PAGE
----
The Oregon House voted today to approve a domestic partnership bill which offers same-sex couples a broad range of new rights, as well as legislation that bans discrimination against gays, lesbians, bisexuals and transgendered people in employment, housing and access to public accommodations. Towleroad notes one ironic moment: “House pages tried to block Aimee Wilson, the partner of Rep. Tina Kotek (D-Portland), from being on the floor during the debate because she wasn’t a family member. Wilson eventually made it on the floor.”
“Police in Ramadi uncovered 17 decomposing corpses buried beneath two schoolyards in a district that until recently was under the control of al-Qaida fighters. At least 85 people were killed or found dead across the country Tuesday. The adult bodies were discovered in the Anbar provincial capital after students and teachers returned to the schools a week ago and noticed an increasingly putrid odor and stray dogs digging in the area.”
John Bresnahan reports:
The Senate, thanks a resolution it just adopted, has confirmed that Sen. Pete Domenici (R-N.M.) is the subject of “preliminary inquiry” over his involvement in the firing of former U.S. Attorney David Iglesias.
The Senate just adopted a resolution (S. Res. 153) stating that “for matters before the Select Committee on Ethics involving the preliminary inquiry arising in connection with alleged communications by persons within the committee’s jurisdiction with and concerning David C. Iglesias, then United States Attorney for the District of New Mexico, and the subsequent action by the committee with respect to that matter, if any, the Senator from Colorado (Mr. Salazar) shall be replaced by the Senator from Ohio (Mr. Brown).”
The passage of the resolution confirms that Domenici is being scrutinized by the Ethics Committee over a phone call he made to Iglesias, prior to the November election, inquiring whether Iglesias was going to indict some New Mexico Democrats. Up until this point, the Ethics Committee has refused to state whether it is actually investigating Domenici.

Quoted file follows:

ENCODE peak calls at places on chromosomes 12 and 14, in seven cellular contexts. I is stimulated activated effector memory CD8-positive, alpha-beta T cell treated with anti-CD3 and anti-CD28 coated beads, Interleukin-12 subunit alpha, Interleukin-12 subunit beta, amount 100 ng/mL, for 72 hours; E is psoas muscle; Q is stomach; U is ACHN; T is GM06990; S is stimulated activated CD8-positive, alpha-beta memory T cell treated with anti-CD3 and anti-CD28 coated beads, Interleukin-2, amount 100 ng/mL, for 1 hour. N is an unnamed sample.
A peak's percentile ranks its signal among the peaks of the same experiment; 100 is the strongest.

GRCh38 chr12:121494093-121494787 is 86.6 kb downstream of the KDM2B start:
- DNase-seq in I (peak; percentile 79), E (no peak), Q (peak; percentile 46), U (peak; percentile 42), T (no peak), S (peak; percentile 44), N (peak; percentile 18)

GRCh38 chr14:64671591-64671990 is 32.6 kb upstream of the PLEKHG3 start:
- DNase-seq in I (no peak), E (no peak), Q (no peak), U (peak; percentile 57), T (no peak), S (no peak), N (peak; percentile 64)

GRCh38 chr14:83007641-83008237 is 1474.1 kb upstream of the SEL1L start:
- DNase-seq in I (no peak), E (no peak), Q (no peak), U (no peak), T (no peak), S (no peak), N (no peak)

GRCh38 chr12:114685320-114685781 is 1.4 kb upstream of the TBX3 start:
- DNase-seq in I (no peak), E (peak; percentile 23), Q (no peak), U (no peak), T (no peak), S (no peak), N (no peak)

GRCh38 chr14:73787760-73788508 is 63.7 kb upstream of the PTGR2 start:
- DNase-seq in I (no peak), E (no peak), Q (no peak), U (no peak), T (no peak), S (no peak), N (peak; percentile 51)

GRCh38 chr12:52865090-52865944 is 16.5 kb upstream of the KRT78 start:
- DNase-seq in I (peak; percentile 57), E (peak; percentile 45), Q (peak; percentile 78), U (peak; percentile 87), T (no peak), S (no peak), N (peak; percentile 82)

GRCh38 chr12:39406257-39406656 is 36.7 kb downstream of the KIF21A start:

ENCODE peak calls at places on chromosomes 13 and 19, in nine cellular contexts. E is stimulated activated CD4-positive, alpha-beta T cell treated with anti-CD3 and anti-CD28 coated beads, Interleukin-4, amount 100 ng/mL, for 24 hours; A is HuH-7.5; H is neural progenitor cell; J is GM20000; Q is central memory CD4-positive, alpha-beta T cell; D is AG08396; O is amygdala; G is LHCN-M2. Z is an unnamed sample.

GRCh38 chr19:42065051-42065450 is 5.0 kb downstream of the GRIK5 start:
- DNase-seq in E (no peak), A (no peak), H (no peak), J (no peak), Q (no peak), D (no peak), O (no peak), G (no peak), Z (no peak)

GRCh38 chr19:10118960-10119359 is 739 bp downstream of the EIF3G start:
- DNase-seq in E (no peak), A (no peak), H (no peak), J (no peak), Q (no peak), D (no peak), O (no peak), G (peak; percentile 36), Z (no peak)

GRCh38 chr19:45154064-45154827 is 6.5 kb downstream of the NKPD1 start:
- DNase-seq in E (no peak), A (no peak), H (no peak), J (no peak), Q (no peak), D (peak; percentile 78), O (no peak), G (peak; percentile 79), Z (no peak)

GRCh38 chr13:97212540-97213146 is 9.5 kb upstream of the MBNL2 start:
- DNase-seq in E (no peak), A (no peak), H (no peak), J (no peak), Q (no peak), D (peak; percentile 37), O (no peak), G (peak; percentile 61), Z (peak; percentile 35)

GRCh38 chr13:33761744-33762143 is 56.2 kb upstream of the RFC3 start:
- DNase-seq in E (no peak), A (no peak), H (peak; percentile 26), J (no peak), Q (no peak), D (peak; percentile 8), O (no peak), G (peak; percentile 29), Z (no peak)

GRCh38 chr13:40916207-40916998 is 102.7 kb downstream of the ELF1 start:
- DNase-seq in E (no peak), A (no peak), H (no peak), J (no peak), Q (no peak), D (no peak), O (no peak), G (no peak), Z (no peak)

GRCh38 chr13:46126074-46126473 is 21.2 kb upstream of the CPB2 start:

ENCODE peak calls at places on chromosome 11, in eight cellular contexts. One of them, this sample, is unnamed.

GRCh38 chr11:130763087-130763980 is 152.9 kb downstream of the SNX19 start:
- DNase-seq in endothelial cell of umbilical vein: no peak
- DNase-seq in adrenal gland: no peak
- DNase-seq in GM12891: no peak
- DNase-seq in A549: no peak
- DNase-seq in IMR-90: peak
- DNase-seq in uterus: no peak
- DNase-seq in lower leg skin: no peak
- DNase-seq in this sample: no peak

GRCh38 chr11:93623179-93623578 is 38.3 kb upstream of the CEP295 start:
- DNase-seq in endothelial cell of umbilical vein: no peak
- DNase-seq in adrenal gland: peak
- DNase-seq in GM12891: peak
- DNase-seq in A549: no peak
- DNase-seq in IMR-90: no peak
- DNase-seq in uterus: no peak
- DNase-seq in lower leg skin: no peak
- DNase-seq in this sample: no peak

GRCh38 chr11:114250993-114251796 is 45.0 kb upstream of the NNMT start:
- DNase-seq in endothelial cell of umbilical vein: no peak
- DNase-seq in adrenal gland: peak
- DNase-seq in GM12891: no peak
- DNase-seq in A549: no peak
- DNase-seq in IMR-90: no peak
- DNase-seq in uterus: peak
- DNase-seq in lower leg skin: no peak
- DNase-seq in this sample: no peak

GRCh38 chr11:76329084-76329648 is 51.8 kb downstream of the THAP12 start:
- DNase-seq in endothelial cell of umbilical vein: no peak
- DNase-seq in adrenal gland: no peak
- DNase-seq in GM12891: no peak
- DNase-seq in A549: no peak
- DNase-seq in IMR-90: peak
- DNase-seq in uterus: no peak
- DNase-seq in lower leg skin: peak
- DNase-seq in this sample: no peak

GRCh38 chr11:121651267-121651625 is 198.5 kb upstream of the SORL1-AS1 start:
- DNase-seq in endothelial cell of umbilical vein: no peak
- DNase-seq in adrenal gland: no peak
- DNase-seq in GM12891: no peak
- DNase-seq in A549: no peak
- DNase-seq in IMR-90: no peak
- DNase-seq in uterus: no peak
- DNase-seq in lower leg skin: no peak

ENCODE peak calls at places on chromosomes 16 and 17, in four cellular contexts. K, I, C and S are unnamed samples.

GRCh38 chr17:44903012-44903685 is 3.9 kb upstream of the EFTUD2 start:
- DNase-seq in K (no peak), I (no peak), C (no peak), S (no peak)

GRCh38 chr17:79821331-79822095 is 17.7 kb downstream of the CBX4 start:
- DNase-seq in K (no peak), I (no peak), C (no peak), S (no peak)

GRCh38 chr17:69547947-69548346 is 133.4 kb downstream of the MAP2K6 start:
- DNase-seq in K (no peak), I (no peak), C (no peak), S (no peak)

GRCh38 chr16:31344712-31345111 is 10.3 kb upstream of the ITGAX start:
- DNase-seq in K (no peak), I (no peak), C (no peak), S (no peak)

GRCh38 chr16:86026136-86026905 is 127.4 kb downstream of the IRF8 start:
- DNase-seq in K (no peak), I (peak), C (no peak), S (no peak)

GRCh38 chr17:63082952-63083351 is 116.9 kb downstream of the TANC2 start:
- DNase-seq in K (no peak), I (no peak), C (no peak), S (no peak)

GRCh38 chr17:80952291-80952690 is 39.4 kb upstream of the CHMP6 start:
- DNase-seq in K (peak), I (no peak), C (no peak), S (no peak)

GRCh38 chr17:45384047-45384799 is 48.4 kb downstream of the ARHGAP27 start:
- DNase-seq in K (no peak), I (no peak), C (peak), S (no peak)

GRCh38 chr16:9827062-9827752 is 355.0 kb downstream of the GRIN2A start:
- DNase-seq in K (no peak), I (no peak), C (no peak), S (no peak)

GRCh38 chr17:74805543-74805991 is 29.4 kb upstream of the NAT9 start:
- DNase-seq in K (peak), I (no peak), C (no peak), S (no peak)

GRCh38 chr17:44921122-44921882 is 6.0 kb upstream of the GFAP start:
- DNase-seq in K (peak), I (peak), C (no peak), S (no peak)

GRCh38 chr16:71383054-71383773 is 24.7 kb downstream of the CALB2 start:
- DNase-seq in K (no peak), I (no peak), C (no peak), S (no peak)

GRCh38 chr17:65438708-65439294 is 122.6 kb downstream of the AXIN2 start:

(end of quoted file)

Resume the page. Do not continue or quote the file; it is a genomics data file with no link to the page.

“Former Wisconsin Gov. Tommy Thompson said today that fatigue and a persistent cold were to blame for his comment yesterday to a group of Reform Jews that earning money is ‘part of the Jewish tradition.’ ‘I was tired, I made a mistake and I apologized,’ Thompson told a group of Politico reporters and editors in an interview. ‘Have you ever made a mistake?,’ a testy Thompson demanded of this reporter.”
In a letter to the RNC, Emmet Flood, a special counsel to President Bush, “today again raised the possibility of an executive-privilege claim on e-mails and other documents from private e-mail accounts used by senior White House officials” but controlled by the RNC. Rep. John Conyers (D-MI) called the request “extreme and unnecessary” and said it was “a clear attempt, on the Administration’s part, to delay this process and keep the wheels of Justice turning slowly.”
The views articulated in this post do not reflect the opinions of the National Academy of Public Administration, Tatweer, or any other organizations mentioned in the article.
Center for American Progress senior fellow and former Reagan Pentagon official Lawrence Korb recently returned from a 10-day visit to Baghdad to “assist the government of Iraq’s efforts to strengthen public administration in its civilian ministries” and uncovered results that only affirm that “the surge is not working.”
Korb noted that U.S. defense contractors, who have benefited heavily from the Iraq war, were curiously restrained in talking about the situation on the ground on the record. Major defense contractors, including those from Blackwater and Halliburton, were mum about the troop escalation only until Korb emphasized that he was not affiliated with the media:
The long wait did allow me to speak to some of the contractors about the situation on the ground. When I assured them I was not a member of the press, they were unanimous that the surge was not working. One of them said that members of Muqtada Al-Sadr’s militia have sold their guns and melted back into the population in Sadr City and will buy back their guns at the appropriate time (our own security guard said something similar).
Korb noted several other problems facing the country, much of which has yet to even be noted by the mainstream media:
In their video conferences, Maliki and Bush do not really communicate. The official also noted that in his discussions with visiting members of Congress there is really not much dialogue, with both sides giving canned presentations.
The other thing that struck me was the lack of American soldiers patrolling the neighborhoods. In fact, in my whole time here I did not see one American soldier outside the Green Zone.
Most people speaking off the record believe that the insurgents will shift to other areas and lay low for a while in Baghdad.